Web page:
9 unexpected adventures in India

(CNN) — India is immense; not solely in size and spirit, but also in possibilities.
If you’re traveling here, a visit to the Taj Mahal — the iconic white marble mausoleum and UNESCO World Heritage site — is likely on the top of your list. And you’re probably familiar with other popular activities such as cruising the backwaters of Kerala on a houseboat, deepening your yoga practice in Rishikesh, and witnessing colorful festivals throughout the country.
And then of course there’s the northern region Rajasthan, most often associated with its royal palaces, mighty forts and flashes of color in the “Pink City” of Jaipur and the “Blue City” of Jodhpur.

But sometimes the best travel experiences are those that are lesser known and further afield. Here are nine unique adventures to take you off the typical tourist trail — after you’ve had a chance to marvel at the Taj Mahal, of course.

Take a hike in tiger territory

Wildlife filmmaker Naresh Bedi takes us on a tour of Jim Corbett National Park, India’s oldest national park and a top safari destination.

Thanks to conservation efforts in recent years, the number of tigers — and opportunities to spot them — in the central state of Madhya Pradesh is on the rise.

Track paw prints and scan the trees for wildlife by day then fall asleep to the sounds of the forest by night.

Or, if you’re keen to try a half-day walk on the wild side but prefer a luxurious resort to return to, head for lebua Corbett — a jungle resort located on the rim of India’s oldest national park, the Jim Corbett National Park in Uttarakhand.

Visit a salt desert

When monsoon season ends in October and the water evaporates from the low-lying salt marsh in the Rann of Kutch, a layer of salt is left behind — forming one of the largest salt deserts in the world.

This sparkling saline-covered landscape is especially magical under a full moon.

Located in the western state of Gujarat, it’s quite removed from the well-trodden tourist trail (though domestic tourism to the region has grown in recent years), so you’ll want to stay at least a few days to explore the history and culture of the area.

The Bhuj House, a restored Parsi heritage home about 90 minutes from the Great Rann of Kutch, provides a peek into the intriguing past of a house and city once inhabited by Parsis — followers of the Persian prophet Zoroaster — that sought refuge in Gujarat during the 8th to 10th century AD.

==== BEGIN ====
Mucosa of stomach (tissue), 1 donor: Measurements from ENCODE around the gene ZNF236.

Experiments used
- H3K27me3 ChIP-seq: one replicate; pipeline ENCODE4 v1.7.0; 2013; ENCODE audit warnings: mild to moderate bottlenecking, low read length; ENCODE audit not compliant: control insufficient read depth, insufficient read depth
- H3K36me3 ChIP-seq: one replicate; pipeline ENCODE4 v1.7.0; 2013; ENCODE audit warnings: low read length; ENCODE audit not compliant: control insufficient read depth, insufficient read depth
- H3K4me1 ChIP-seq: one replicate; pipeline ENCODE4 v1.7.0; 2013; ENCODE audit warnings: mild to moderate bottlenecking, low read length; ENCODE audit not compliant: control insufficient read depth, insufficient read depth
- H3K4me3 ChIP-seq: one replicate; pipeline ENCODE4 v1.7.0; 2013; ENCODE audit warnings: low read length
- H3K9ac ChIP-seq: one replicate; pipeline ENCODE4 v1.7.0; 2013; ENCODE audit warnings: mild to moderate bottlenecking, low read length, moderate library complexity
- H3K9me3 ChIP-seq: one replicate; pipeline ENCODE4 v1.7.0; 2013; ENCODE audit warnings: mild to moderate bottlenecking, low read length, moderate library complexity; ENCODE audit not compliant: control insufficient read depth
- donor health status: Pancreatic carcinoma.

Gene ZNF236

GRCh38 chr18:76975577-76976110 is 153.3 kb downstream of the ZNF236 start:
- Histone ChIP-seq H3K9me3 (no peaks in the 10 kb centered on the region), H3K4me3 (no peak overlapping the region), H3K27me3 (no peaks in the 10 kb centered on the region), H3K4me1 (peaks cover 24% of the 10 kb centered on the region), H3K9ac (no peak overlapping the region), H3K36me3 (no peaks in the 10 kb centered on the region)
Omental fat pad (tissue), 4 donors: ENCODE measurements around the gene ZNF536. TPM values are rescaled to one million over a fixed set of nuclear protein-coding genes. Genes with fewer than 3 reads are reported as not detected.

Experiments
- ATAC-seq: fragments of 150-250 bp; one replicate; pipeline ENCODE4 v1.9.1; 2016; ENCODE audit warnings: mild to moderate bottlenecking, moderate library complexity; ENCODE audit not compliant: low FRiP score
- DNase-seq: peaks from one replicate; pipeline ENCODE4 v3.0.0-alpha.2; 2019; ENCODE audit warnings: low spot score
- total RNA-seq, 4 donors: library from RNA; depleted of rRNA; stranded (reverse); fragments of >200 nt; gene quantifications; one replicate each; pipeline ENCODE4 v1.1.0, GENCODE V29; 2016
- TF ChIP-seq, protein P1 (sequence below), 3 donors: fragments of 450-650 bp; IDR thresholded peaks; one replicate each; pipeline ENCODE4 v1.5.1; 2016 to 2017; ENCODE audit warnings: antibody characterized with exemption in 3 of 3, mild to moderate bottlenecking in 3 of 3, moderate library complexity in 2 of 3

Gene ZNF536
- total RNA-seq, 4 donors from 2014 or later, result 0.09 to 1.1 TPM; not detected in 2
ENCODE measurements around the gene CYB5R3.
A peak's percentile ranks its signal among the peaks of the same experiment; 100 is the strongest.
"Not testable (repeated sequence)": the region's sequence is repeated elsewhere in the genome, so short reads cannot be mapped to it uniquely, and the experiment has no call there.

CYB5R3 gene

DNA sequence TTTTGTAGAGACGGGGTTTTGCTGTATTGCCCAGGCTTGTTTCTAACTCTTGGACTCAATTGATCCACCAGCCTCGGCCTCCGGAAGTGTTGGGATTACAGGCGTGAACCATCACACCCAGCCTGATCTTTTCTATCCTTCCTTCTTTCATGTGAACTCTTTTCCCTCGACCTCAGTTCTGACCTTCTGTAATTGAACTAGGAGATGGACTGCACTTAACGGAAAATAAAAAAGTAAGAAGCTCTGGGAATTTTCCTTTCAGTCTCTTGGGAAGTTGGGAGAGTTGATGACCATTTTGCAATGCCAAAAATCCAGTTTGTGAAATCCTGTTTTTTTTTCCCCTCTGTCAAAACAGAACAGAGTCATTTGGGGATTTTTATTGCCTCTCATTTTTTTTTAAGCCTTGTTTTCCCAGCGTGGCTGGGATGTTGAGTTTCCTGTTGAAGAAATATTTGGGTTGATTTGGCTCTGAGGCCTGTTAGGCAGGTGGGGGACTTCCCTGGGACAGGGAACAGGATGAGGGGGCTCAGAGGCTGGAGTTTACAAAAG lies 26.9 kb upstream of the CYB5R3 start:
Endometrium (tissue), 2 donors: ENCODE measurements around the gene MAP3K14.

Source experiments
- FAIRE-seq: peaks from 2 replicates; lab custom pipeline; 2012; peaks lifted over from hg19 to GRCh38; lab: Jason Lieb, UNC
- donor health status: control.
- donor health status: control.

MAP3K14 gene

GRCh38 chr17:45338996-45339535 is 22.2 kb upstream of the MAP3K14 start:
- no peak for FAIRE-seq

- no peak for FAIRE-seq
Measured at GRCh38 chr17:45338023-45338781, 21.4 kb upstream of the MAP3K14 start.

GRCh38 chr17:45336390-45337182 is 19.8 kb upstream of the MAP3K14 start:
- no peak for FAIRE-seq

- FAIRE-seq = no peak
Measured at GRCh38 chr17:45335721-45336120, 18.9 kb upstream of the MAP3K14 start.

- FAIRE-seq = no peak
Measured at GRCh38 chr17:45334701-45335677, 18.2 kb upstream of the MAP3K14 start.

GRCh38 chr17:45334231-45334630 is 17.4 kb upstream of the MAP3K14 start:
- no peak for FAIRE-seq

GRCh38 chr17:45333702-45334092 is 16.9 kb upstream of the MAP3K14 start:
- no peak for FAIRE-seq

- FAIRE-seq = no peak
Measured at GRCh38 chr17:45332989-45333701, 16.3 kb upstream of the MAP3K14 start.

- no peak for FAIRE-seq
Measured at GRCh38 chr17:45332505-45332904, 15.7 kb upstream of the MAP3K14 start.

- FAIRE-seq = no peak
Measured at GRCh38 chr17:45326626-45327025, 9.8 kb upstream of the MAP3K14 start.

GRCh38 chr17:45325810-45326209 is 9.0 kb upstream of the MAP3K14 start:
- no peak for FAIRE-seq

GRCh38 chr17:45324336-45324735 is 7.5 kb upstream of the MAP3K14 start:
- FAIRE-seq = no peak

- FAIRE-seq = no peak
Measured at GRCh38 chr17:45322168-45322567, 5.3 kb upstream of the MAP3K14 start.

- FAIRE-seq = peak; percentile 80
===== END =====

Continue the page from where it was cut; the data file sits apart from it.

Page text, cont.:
Cycle at high altitude

Seasoned cyclists ready to escape the crowds and take a ride to new heights can join a high altitude adventure with Cycleit.

On this 11-day, 383-mile Trans-Himalayan expedition, strength and endurance are tested daily as participants tackle high gradient climbs, navigate hairpin turns and changing terrain, and pedal some of the world’s highest motorable passes — including Khardungla, at 17,582 feet.

Tour the world’s largest estuarine mangrove forest

The West Bengal Sundarbans is the world's largest mangrove forest of its kind.

The West Bengal Sundarbans is the world’s largest mangrove forest of its kind.

Sunderban Tiger Camp

Keep an eye out for crocodiles, spotted deer, more than 250 species of birds and endangered Bengal tigers as you cruise the West Bengal Sundarbans — the largest mangrove forest of its kind in the world — by boat.

Make a stop at the watchtowers and take a stroll on the caged canopy walkway to get a view of the forest and wildlife safely from above.

Due to the unique natural environment, remote location and presence of tigers, life in the Sundarbans is unlike anything you’ll experience elsewhere in India.